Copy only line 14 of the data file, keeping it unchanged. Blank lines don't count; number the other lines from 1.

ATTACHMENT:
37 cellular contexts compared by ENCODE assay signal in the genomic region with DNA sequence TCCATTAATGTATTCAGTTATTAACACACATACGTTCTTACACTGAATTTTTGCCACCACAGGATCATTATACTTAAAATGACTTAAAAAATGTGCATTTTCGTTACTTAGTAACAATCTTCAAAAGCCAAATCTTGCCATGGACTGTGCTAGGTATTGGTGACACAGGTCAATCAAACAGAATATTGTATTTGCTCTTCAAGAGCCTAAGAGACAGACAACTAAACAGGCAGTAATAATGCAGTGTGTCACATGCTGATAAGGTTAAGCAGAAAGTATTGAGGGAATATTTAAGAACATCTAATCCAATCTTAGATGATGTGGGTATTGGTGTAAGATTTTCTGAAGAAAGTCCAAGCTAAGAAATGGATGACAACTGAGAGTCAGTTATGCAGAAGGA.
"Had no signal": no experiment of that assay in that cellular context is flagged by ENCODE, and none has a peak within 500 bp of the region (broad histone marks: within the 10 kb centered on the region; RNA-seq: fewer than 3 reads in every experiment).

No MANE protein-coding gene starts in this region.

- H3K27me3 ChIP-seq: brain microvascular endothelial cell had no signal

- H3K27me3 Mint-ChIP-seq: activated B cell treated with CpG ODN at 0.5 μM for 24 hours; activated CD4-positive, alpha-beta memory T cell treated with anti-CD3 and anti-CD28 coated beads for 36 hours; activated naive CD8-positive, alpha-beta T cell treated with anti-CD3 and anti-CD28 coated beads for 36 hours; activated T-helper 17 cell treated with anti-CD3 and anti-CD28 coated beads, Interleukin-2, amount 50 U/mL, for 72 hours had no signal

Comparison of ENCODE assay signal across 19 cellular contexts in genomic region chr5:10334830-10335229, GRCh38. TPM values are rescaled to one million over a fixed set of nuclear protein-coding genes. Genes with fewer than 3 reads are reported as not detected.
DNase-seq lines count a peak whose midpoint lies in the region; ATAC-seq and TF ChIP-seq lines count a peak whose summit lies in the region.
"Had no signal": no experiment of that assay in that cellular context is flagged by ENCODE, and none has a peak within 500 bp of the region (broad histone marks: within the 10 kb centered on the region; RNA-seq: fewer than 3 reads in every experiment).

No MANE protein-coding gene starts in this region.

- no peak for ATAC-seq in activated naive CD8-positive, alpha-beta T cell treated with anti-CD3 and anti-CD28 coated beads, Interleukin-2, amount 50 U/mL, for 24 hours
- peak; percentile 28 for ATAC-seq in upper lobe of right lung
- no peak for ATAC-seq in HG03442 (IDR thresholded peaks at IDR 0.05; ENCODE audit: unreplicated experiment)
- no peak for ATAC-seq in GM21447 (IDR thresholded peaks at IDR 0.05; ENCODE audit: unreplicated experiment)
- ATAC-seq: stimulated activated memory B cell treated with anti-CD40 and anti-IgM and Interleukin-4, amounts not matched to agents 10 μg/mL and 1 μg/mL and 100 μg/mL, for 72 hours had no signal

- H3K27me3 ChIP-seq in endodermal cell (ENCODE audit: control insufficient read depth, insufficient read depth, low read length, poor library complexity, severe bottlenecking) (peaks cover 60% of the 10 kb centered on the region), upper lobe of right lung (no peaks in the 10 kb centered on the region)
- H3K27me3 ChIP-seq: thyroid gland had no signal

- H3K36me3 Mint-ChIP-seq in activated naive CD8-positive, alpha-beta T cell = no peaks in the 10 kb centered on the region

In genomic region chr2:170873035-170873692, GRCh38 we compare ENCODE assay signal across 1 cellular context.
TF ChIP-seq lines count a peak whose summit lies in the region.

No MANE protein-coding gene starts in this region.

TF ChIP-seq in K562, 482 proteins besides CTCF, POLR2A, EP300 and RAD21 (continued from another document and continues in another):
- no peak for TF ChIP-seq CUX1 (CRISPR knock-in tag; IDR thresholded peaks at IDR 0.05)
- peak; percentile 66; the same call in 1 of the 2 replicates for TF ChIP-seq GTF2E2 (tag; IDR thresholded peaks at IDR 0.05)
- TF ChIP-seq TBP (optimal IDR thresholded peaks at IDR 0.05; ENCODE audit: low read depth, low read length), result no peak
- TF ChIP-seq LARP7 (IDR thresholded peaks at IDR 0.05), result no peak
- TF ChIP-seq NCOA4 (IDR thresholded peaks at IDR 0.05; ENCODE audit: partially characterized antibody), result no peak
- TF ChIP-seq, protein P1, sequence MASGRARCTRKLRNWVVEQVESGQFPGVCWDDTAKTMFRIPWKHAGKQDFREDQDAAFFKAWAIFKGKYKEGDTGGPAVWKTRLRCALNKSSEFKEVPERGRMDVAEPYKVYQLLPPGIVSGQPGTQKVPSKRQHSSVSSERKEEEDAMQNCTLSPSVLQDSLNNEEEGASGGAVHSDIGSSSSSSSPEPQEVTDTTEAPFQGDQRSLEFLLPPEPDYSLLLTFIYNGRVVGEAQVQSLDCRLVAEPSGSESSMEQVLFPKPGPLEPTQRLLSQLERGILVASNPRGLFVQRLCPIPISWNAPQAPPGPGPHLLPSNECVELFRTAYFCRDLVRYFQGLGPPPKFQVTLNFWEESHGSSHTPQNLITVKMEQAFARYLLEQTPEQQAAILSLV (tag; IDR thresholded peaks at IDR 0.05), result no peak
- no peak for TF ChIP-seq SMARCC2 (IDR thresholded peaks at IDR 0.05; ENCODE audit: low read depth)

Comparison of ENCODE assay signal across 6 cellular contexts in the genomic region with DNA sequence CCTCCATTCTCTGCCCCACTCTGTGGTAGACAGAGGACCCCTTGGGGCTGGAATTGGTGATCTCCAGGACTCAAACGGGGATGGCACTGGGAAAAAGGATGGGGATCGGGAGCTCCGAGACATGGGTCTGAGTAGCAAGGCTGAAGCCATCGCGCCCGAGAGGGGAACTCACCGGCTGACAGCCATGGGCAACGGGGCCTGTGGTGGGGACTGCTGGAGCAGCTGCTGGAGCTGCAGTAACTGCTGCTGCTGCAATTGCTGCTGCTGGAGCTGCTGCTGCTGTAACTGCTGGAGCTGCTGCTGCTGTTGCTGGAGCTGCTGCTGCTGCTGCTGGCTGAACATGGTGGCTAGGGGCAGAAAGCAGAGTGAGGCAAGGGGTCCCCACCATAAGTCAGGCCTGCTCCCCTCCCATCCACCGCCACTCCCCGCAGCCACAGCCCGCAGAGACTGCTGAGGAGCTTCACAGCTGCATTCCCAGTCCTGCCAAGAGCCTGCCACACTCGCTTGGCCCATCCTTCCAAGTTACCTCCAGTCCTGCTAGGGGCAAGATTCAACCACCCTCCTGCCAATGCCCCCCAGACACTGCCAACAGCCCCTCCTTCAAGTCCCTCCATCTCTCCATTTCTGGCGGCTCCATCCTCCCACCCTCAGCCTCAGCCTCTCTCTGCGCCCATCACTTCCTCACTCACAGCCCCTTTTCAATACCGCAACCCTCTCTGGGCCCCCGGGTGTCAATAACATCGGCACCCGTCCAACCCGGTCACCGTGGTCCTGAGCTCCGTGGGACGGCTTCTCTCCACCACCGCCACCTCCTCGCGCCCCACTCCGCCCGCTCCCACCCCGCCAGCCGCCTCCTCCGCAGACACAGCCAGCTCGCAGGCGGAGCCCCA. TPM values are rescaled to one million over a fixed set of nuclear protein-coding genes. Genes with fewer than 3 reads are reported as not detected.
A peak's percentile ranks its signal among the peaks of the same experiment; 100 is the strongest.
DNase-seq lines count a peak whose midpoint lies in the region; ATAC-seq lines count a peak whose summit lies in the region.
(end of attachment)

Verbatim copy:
- ATAC-seq: stimulated activated memory B cell treated with anti-CD40 and anti-IgM and Interleukin-4, amounts not matched to agents 10 μg/mL and 1 μg/mL and 100 μg/mL, for 72 hours had no signal